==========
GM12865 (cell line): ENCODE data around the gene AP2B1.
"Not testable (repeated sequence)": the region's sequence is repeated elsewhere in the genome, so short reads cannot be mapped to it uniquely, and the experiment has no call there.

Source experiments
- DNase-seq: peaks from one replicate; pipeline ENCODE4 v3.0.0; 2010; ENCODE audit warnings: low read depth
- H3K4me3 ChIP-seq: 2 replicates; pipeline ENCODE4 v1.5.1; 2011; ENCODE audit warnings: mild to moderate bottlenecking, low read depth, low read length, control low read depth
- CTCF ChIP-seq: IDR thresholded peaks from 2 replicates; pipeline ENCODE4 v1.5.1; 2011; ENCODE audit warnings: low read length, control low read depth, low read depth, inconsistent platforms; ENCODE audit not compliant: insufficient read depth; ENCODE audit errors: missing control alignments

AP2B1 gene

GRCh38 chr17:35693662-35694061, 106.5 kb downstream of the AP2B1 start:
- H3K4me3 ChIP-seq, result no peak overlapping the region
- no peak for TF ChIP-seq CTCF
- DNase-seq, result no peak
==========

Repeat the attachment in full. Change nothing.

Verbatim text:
GM12865 (cell line): ENCODE data around the gene AP2B1.
"Not testable (repeated sequence)": the region's sequence is repeated elsewhere in the genome, so short reads cannot be mapped to it uniquely, and the experiment has no call there.

Source experiments
- DNase-seq: peaks from one replicate; pipeline ENCODE4 v3.0.0; 2010; ENCODE audit warnings: low read depth
- H3K4me3 ChIP-seq: 2 replicates; pipeline ENCODE4 v1.5.1; 2011; ENCODE audit warnings: mild to moderate bottlenecking, low read depth, low read length, control low read depth
- CTCF ChIP-seq: IDR thresholded peaks from 2 replicates; pipeline ENCODE4 v1.5.1; 2011; ENCODE audit warnings: low read length, control low read depth, low read depth, inconsistent platforms; ENCODE audit not compliant: insufficient read depth; ENCODE audit errors: missing control alignments

AP2B1 gene

GRCh38 chr17:35693662-35694061, 106.5 kb downstream of the AP2B1 start:
- H3K4me3 ChIP-seq, result no peak overlapping the region
- no peak for TF ChIP-seq CTCF
- DNase-seq, result no peak